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ARCHIVES: Govt policies

September 17, 2010

France: Bill would sacrifice online freedom for sake of security

Paris-based press freedom group Reporters sans Frontières (RSF) has expresses concern over the negative impact that a French national security bill known as LOPPSI 2 could have on online free expression. The version of the bill that was passed by the Senate on first reading on September 10 envisages an ineffective and dangerous online filtering system that could jeopardise the work of journalists and bloggers. Under the Senate-amended version of article 4 (on combating online porn and... MORE
September 15, 2010

Pentagon loosens restrictions for press in Guantanamo

The Pentagon has agreed to revise some of the rules that have restricted what journalists are free to report on from Guantanamo Bay, Cuba, resolving a conflict that peaked in May when four reporters were expelled from the naval base there. The new rules contain three major changes: Journalists will no longer run the risk of being expelled or barred from Guantanamo because of information they report that was obtained in the course of news gathering outside Guantanamo. The Pentagon's public... MORE
August 31, 2010

Argentinian Bill may end up regulating newsprint

The Inter American Press Association (IAPA) has criticiced a decision by Argentine President Cristina Kirchner to send a bill to Congress that would make the production, distribution and sale of newsprint a matter of "public interest," calling the action "unconstitutional" and an attempt to "control the media." In a nationwide broadcast Tuesday last, Kirchner delivered the contents of a report, titled "Papel Prensa: The Truth", about the paper manufacturer that is owned by the government along... MORE
August 21, 2010

Chad: Parliament adopts new media law that is still too repressive

Chad's national assembly has passed a media bill that the government resubmitted at the start of the month. Adopted on Thursday by 82 votes for, 2 against and 11 abstentions, the new law suppresses its predecessor's provisions for prison sentences for insults and defamation and the crime of insulting the president, but it introduces sentences of 6 to 12 months in prison, fines of 100,000 to 1 million CFA francs (150 to 1,500 euros) and a publication ban of up to six months for inciting racial... MORE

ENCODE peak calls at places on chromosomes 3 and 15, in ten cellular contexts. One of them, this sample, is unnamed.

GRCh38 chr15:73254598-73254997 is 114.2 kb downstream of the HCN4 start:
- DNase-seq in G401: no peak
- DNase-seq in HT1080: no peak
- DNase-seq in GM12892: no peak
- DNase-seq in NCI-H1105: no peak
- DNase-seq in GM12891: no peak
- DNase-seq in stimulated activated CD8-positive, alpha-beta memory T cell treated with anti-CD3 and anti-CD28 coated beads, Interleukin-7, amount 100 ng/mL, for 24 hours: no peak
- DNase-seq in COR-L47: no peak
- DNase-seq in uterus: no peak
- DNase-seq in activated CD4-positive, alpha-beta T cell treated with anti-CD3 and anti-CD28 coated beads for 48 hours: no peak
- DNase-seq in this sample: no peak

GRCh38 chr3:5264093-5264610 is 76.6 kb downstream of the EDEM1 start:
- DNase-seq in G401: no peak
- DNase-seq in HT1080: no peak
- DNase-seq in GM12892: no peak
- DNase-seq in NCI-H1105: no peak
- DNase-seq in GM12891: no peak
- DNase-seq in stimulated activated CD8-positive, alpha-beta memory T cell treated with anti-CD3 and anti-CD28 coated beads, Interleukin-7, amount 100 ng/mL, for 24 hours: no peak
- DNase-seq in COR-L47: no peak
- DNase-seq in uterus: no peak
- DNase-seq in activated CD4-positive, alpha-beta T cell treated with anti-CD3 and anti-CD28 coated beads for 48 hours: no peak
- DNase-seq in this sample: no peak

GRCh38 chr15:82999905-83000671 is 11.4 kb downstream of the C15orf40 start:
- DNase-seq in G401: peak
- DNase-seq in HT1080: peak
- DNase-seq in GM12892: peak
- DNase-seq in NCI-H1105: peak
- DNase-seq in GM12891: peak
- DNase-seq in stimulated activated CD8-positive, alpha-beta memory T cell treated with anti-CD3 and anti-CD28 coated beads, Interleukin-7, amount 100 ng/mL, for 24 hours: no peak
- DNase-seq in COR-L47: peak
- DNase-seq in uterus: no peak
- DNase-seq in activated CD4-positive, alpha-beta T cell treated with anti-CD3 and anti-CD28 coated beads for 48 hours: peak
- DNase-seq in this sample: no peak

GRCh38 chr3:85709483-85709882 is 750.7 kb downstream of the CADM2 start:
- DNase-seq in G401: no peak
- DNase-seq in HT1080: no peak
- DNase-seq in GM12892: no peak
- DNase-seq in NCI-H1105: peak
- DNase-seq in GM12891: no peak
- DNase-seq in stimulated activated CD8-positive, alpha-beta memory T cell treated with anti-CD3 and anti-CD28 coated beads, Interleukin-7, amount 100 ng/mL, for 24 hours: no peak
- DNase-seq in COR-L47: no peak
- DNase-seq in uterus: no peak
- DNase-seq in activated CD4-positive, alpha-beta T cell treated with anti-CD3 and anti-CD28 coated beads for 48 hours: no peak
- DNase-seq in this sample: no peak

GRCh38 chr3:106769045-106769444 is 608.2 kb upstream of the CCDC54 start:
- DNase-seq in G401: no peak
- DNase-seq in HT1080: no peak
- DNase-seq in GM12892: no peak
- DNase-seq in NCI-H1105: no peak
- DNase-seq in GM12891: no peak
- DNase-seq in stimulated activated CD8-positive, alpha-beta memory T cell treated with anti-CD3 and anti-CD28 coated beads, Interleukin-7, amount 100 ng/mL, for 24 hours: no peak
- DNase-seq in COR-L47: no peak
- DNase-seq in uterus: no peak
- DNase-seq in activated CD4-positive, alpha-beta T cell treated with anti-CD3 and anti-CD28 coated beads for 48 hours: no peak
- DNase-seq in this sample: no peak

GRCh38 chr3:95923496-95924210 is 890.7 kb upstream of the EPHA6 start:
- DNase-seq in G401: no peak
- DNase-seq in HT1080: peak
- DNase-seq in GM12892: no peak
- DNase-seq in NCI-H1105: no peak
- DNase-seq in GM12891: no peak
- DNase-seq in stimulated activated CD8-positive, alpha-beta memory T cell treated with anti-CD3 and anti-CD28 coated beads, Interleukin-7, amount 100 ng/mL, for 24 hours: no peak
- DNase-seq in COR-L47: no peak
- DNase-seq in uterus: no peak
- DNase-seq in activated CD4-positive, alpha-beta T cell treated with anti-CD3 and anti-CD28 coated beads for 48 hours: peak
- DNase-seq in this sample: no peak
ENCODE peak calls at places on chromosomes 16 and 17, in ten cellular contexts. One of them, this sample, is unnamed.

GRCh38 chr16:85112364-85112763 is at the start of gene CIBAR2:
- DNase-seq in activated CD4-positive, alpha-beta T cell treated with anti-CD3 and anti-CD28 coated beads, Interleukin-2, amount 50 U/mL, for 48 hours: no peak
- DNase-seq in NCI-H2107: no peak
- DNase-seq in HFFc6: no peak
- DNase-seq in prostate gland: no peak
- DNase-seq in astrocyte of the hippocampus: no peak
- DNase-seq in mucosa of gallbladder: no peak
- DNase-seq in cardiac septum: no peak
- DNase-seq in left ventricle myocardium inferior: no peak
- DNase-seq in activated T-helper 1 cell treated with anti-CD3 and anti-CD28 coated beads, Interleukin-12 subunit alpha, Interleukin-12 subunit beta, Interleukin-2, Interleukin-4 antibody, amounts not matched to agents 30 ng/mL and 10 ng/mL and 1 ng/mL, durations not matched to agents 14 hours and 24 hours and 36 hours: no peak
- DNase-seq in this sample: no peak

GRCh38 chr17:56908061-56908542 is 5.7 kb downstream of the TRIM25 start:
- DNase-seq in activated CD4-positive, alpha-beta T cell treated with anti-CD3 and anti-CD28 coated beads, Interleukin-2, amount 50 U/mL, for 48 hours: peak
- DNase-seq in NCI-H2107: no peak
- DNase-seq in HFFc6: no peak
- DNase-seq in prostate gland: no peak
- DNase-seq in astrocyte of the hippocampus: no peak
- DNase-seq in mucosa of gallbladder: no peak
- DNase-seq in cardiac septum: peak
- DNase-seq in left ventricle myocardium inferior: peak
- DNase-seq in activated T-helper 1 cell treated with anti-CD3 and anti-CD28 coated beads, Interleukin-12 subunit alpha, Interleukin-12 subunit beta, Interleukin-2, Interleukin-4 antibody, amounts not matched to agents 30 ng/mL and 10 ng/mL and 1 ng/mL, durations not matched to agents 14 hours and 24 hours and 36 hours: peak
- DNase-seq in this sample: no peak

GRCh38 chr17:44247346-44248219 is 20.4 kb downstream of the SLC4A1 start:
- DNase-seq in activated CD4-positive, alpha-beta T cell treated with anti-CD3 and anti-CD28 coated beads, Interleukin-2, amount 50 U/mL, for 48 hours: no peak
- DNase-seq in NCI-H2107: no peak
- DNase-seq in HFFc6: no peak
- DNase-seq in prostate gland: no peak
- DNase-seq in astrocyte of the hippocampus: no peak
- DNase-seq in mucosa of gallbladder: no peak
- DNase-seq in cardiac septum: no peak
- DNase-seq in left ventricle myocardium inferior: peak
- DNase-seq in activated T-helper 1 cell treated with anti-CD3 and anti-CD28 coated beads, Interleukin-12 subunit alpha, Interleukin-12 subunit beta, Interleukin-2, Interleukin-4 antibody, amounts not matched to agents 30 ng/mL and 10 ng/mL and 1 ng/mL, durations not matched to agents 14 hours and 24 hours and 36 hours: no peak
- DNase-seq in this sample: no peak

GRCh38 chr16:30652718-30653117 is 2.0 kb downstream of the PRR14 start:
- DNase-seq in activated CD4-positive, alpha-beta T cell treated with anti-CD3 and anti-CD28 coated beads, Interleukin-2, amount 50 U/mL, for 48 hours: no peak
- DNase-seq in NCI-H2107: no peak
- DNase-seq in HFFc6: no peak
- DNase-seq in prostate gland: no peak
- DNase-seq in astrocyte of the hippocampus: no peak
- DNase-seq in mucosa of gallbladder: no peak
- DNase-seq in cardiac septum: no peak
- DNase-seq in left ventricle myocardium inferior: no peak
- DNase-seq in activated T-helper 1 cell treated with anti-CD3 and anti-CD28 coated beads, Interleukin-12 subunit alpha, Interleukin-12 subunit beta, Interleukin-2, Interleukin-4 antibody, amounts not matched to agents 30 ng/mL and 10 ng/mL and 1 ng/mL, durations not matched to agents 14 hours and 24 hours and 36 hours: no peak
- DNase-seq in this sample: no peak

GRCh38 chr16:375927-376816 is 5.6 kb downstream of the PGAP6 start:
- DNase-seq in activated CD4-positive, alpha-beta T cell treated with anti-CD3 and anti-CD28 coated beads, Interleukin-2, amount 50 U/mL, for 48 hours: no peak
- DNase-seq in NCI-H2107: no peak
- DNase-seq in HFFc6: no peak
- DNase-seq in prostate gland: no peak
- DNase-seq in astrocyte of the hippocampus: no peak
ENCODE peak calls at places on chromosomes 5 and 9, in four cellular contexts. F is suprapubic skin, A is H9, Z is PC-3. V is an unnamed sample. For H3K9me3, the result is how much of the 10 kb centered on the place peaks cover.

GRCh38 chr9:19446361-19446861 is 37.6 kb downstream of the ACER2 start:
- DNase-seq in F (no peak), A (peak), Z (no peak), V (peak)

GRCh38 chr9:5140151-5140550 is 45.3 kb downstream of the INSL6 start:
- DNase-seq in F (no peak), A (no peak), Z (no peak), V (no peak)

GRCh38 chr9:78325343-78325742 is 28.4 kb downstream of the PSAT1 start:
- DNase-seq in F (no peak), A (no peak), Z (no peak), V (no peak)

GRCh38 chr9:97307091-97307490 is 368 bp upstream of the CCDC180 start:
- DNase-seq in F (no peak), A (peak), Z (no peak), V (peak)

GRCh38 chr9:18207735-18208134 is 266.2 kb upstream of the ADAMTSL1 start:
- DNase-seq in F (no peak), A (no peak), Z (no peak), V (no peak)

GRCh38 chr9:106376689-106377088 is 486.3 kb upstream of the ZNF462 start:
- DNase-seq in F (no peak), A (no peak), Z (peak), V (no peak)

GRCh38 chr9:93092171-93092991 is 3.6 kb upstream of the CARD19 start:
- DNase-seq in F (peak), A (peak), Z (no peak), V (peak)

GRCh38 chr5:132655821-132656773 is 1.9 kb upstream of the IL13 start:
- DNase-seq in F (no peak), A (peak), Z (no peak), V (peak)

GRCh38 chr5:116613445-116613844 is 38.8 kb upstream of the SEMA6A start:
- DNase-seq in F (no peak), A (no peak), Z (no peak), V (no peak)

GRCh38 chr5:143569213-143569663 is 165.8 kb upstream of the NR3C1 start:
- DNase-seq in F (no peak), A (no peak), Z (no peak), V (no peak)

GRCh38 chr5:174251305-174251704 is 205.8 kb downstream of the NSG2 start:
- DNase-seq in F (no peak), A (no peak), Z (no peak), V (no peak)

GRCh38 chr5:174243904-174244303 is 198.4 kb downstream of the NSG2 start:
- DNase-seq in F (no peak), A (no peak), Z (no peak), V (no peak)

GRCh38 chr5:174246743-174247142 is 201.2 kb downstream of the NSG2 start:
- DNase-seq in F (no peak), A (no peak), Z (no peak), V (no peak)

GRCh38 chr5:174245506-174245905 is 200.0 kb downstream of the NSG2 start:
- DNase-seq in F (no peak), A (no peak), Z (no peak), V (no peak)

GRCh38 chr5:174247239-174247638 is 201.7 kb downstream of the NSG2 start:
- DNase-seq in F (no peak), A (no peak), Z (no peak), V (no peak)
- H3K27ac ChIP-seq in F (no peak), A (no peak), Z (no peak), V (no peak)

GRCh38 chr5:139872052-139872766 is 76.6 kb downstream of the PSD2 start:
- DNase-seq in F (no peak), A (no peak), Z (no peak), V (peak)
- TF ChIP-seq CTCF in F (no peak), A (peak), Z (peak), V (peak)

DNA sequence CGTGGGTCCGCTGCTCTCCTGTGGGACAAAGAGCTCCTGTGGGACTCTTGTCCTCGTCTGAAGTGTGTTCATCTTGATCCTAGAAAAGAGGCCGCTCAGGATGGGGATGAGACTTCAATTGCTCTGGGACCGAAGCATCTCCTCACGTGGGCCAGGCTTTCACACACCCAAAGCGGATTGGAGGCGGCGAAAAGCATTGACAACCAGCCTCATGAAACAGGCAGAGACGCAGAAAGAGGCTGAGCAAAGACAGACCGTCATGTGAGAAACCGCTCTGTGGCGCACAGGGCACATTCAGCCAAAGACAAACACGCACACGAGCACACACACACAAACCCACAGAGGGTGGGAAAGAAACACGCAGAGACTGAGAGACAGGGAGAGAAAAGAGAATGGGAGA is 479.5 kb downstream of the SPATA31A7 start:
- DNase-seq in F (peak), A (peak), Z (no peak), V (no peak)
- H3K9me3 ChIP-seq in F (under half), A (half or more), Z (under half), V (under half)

August 9, 2010

Journalists association in China calls for better protection for reporters

The All-China Journalists Association (ACJA) wants better protection for journalists' rights after a reporter was beaten when attempting to interview a stand-up comedian, according to People's Daily . "It is imperative to safeguard journalists' legitimate rights to interview and stop any misconduct that interferes with journalists' legitimate interviews," said a brief announcement posted on the ACJA's website on Saturday. "To have protection in accordance with the law is the legitimate right of... MORE
August 2, 2010

Japan fallout: Foreign journalists can now apply online for accreditation

The Press Information Bureau (PIB) has initiated steps to simplify accreditation procedures for foreign journalists in India, according to the Times of India . They will now be able to apply for it online from their respective countries even while applying for a visa, officials said. "We have taken steps to cut down on the time taken for security clearance," said Neelam Kapur, principal director general, PIB. Since accreditation process for Indian journalists was already available online, it... MORE
July 30, 2010

Mexican state of Veracruz decriminalises defamation

ARTICLE 19 has welcomed the bill to decriminalise defamation in the state of Veracruz, Mexico. The approval of the bill on July 22 by the local Congress, actively promoted by ARTICLE 19, significantly advances efforts to persuade the Mexican government to fully decriminalise defamation nationwide, in accordance with Human Rights Committee’s observations. Mexico is one of the most restrictive and dangerous countries in which to practice journalism. Seventeen out of 32 states continue to carry... MORE
July 26, 2010

Liberian House of Representatives passes Freedom of Information Law

The House of Representatives of Liberia has passed into law the Liberia Freedom of Information Law, according to the Monrovia-based Centre for Media Studies and Peace Building (CMSPB). The House, during its regular plenary session held on July 22, unanimously voted to pass the FOI law which has been in the Legislative room for over two years. The passage of the law by members of the House of Representatives was preceded by intense lobbying and advocacy by members of the Liberia Freedom of... MORE
July 24, 2010

Hugo Chávez’s government tightens its grip on the media

President Hugo Chávez's government is about to acquire a majority stake in Globovisión, a privately-owned TV station that is critical of his administration. By acquiring the shares of some of the station’s directors, the government says it will be able to control 48.5 per cent of its capital, according to Reporters sans Frontieres (RSF). Federal Bank chairman Nelson Mezerhane stepped in last month at the government’s request and bought 20 per cent of Globovisión’s shares, plus another 5.8 per... MORE
July 23, 2010

Berlusconi's coalition backs down on Italy wiretaps bill

Italian Prime Minister Silvio Berlusconi's centre-right coalition backed down on a controversial wiretaps bill Thursday as its deputies approved a watered-down version in a parliamentary committee vote, Agence France-Presse (AFP) has reported. The initial bill would have banned the publication of transcripts in the media and called for up to two years in jail and fines of up to 464,700 euros (600,000 dollars). It drew fire from the opposition, the European Union and even some of Berlusconi's... MORE

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